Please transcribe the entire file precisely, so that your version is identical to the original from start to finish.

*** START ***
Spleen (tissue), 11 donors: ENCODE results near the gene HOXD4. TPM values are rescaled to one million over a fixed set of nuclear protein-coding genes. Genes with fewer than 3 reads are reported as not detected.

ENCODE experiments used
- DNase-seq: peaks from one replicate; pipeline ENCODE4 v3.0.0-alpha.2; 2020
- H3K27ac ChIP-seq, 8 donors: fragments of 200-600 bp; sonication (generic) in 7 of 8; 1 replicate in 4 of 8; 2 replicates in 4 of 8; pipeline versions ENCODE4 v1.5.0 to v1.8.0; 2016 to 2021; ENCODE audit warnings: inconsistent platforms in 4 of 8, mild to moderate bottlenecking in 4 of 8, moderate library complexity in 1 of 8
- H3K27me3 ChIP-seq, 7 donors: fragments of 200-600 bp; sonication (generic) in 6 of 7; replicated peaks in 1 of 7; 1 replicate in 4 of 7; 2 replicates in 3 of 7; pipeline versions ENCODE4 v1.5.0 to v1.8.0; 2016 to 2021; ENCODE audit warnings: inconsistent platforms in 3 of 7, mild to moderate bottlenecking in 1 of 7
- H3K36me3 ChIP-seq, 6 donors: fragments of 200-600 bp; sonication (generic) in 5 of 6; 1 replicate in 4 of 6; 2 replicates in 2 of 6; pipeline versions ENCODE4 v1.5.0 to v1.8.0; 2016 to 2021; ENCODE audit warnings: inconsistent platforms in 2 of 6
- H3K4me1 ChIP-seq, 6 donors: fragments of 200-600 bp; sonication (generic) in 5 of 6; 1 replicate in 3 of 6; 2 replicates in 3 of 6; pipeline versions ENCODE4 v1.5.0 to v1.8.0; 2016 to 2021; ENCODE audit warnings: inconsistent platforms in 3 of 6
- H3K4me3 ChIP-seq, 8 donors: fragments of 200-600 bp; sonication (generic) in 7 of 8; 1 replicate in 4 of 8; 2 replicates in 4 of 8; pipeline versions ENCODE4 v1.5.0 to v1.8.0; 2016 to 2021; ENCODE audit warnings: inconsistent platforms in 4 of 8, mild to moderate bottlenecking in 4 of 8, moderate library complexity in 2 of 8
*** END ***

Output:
Spleen (tissue), 11 donors: ENCODE results near the gene HOXD4. TPM values are rescaled to one million over a fixed set of nuclear protein-coding genes. Genes with fewer than 3 reads are reported as not detected.

ENCODE experiments used
- DNase-seq: peaks from one replicate; pipeline ENCODE4 v3.0.0-alpha.2; 2020
- H3K27ac ChIP-seq, 8 donors: fragments of 200-600 bp; sonication (generic) in 7 of 8; 1 replicate in 4 of 8; 2 replicates in 4 of 8; pipeline versions ENCODE4 v1.5.0 to v1.8.0; 2016 to 2021; ENCODE audit warnings: inconsistent platforms in 4 of 8, mild to moderate bottlenecking in 4 of 8, moderate library complexity in 1 of 8
- H3K27me3 ChIP-seq, 7 donors: fragments of 200-600 bp; sonication (generic) in 6 of 7; replicated peaks in 1 of 7; 1 replicate in 4 of 7; 2 replicates in 3 of 7; pipeline versions ENCODE4 v1.5.0 to v1.8.0; 2016 to 2021; ENCODE audit warnings: inconsistent platforms in 3 of 7, mild to moderate bottlenecking in 1 of 7
- H3K36me3 ChIP-seq, 6 donors: fragments of 200-600 bp; sonication (generic) in 5 of 6; 1 replicate in 4 of 6; 2 replicates in 2 of 6; pipeline versions ENCODE4 v1.5.0 to v1.8.0; 2016 to 2021; ENCODE audit warnings: inconsistent platforms in 2 of 6
- H3K4me1 ChIP-seq, 6 donors: fragments of 200-600 bp; sonication (generic) in 5 of 6; 1 replicate in 3 of 6; 2 replicates in 3 of 6; pipeline versions ENCODE4 v1.5.0 to v1.8.0; 2016 to 2021; ENCODE audit warnings: inconsistent platforms in 3 of 6
- H3K4me3 ChIP-seq, 8 donors: fragments of 200-600 bp; sonication (generic) in 7 of 8; 1 replicate in 4 of 8; 2 replicates in 4 of 8; pipeline versions ENCODE4 v1.5.0 to v1.8.0; 2016 to 2021; ENCODE audit warnings: inconsistent platforms in 4 of 8, mild to moderate bottlenecking in 4 of 8, moderate library complexity in 2 of 8